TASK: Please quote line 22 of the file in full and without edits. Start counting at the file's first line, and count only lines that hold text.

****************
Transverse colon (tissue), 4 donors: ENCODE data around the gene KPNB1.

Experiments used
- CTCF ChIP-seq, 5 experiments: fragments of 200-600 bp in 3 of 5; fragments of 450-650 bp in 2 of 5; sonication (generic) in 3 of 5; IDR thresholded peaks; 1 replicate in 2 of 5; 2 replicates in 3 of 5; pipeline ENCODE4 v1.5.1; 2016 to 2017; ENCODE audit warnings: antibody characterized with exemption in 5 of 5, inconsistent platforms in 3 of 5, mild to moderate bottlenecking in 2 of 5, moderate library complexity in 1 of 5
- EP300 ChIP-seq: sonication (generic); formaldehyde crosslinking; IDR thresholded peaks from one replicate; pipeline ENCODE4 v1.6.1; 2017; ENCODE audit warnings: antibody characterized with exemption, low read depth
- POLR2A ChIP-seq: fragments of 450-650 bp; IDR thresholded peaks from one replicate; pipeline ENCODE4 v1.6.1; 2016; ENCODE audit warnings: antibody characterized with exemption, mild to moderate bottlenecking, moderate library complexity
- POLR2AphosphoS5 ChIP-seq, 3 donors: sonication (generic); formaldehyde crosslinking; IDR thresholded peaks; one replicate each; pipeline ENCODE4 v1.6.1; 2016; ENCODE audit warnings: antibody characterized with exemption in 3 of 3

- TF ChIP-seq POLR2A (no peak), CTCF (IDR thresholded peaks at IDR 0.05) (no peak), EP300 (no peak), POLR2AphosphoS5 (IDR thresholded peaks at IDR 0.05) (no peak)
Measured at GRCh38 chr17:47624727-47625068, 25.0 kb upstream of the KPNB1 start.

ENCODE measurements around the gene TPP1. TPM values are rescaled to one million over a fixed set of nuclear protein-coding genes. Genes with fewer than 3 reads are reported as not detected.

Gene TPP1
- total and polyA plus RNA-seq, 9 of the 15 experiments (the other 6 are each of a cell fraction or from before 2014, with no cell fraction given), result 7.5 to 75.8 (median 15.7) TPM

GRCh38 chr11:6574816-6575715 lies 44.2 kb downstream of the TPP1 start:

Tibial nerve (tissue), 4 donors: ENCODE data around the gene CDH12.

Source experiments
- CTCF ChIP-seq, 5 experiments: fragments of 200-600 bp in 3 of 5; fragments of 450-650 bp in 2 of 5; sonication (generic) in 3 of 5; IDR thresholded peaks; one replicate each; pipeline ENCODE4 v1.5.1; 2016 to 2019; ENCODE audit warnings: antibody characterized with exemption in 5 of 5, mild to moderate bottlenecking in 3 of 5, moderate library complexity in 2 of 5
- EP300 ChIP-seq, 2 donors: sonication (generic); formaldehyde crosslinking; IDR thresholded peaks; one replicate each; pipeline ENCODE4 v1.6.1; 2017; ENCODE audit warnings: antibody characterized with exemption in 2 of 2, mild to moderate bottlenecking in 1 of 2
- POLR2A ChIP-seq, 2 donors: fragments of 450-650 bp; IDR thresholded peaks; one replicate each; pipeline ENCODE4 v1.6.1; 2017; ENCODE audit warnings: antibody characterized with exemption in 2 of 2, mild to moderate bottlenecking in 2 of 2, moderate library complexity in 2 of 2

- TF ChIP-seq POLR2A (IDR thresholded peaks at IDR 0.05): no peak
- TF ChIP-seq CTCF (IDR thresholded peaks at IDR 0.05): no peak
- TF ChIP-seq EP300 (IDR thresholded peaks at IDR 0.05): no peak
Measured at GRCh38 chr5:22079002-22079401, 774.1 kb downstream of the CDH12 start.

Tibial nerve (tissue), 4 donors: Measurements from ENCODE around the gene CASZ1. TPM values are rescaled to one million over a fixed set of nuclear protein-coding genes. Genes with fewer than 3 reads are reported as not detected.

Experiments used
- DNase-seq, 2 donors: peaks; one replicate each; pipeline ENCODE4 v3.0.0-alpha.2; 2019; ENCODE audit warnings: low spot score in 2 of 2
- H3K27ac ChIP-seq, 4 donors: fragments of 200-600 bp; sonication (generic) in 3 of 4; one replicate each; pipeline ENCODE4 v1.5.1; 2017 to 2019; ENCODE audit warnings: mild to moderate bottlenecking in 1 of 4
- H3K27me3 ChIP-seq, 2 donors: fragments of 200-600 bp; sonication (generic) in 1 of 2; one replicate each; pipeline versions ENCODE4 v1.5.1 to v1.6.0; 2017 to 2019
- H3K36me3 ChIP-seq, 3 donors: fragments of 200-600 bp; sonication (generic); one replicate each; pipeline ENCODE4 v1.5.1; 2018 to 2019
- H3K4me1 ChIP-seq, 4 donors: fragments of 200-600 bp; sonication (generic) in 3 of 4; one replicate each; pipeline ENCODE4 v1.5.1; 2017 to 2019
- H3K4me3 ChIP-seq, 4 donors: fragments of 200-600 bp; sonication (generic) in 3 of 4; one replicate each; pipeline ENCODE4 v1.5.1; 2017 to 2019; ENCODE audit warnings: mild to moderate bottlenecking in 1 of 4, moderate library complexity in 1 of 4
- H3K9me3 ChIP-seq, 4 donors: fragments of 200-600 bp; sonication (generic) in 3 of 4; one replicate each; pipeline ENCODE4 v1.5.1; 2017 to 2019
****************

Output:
Tibial nerve (tissue), 4 donors: Measurements from ENCODE around the gene CASZ1. TPM values are rescaled to one million over a fixed set of nuclear protein-coding genes. Genes with fewer than 3 reads are reported as not detected.